Our society still seems to be in the early stages of the dialogue where you’re either “for” or “against” the mental health system. Like either you swallow the antidepressant ads on television as modern-day gospel and start giving your dog Prozac, or you’re convinced we’re living in Brave New World and all the psych drugs are just part of a big conspiracy to keep us from being self-reliant and realizing our true potential. I think it’s really about time we start carving some more of the middle ground with stories from outside the mainstream and creating a new language for ourselves that reflects all the complexity and brilliance that we hold inside.

In the 1960s and 1970s, the Whole Earth Catalog provided tools for those ready to challenge social and economic norms. Today, Icarus does the same for those who question psychiatric norms. It also challenges mental health professionals to make “empowering clients” and “person-centered diagnosis” more than platitudes. “Mentally disturbed,”  is synonymous with “unreliable witness”, and yet  no one else can tell us what the experience is like.   If Freud hadn’t analyzed himself, would there be a field of psychology today?

@ 2012 Jonathan Miller All Rights Reserved

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Filed under Bipolar Disorder, Borderline Personality Disorder, The Client's Side

“Normal people don’t do everything perfectly.”

From: Madness: A Bipolar Life by Marya Hornbacher:

“See, the thing is, you’ve got this idea of normal that’s not normal. Normal people don’t do everything perfectly. You don’t have to do everything perfectly to be normal. To be normal, you’ve got to kind of relax and let some things go. Your problem is that you’re so used to being in crisis that your whole perception of yourself is as a fuckup, a permanent fuckup, never someone who gets to not be a fuckup, so you have to torture yourself and hate yourself just to be as good as everyone else. You’re having a hard time realizing that you’re not a fuckup anymore. You’re entering into a whole different period of your life where you are normal. And you’re having a hard time getting used to it.”

                I gaze out the window. “But if you’re not trying to be perfect, then how do you know if you’re doing things right?”

                “There is no right,” she says. “There’s the best you can do. And that’s fine. That’s normal.”

                “The best I can do is sometimes completely fail,” I say.

                She shrugs. “Fine,” she says. “The rest of us do it all the time.”

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Filed under Bipolar Disorder, The Client's Side

Is Bipolar Disorder a Thing?

"So, am I depressed, or Bipolar, or what?

When you have to diagnose a client with lots of depressive symptoms and a few, brief manic symptoms, you can be faced with a zebra riddle: is this a mild case of bipolar disorder? Or just a depressed person who gets very, very energetic when their mood improves ?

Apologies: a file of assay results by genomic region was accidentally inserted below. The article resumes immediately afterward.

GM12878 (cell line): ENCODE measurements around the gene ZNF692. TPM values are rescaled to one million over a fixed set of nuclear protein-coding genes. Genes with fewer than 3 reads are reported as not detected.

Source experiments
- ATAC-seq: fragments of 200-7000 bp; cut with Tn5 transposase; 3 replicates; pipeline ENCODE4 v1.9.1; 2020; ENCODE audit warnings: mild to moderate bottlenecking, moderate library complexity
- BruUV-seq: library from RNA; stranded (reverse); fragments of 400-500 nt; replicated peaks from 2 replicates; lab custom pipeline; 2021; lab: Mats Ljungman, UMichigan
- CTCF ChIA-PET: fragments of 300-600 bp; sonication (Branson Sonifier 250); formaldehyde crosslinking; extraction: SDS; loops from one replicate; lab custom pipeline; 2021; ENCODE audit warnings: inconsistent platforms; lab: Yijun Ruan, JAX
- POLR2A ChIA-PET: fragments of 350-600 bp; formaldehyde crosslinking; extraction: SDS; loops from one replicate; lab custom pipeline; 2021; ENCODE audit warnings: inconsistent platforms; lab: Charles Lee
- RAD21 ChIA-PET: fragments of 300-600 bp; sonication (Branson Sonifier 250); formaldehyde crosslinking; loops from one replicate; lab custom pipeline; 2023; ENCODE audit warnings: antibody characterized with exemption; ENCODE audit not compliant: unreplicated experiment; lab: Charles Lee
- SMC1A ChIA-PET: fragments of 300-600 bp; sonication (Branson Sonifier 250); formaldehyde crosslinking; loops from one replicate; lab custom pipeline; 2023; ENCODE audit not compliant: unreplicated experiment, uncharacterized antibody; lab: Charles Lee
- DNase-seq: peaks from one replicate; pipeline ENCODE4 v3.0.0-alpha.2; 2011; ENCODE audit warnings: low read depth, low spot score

James Phelps, MD posts to the Psychiatric Times to suggest the problem may lay in the categories themselves. In a review of studies done with different definitions of hypomania (symptoms lasting at least four days… or three… or possibly two…) Phelps found hypomanic symptoms occur at lower and lower frequencies until they vanish altogether. He suggests Bipolar Disorder isn’t a ‘thing’, like a broken arm. Rather, he proposes it is a range along a spectrum of symptom intensity, the way doctors diagnose hypertension when their patient’s blood pressure gets up around 140/90.

What to do?  Dump the existing diagnoses? Start over by rating symptoms and personality traits on empirically-based scales?  It’s true that a switch to research-based constructs would bring us all closer to the reality we can know and measure. The downside is that it would produce chaos during the conversion. To know one’s diagnosis is a fundamental client right – how long would it take to explain diagnoses like, “5-2-6-2-1-7-8”? How would we file and reference the research on extinct disorders? Where will Borderline Personality Disorder support groups meet  if we declare there’s no such thing? To overturn established systems, one has to counter massive inertia. American therapists of a certain age will remember how the U.S. didn’t convert to the metric system in the 1970s – and it had a 200-year track record.

Phelps suggests we contain the collateral damage by taking a cue from physicists. They’ve understood for years that light sometimes acts like a particle and sometimes like a wave. They’ve conducted useful research (and kept their heads from exploding) by using the most appropriate model for the problem they face.  This “complementarity” principle means we can be more empirical without bewildering clients. For research, we’d use the ‘wave’ model, where it’s understood that ‘major depression’ and ‘bipolar’ mark points on a curve measuring the length and intensity of manic symptoms. When talking to clients, we’d use the ‘particle’ model, where we’d speak as though those conditions were as different as asthma and a hangnail. Would we lose specificity? Not enough to leave our clients uninformed. After all, even if Bipolar Disorder isn’t a ‘thing’, it shouldn’t take a psychology degree to get treatment.

@ 2012 Jonathan Miller All Rights Reserved

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Filed under Bipolar Disorder, Diagnosis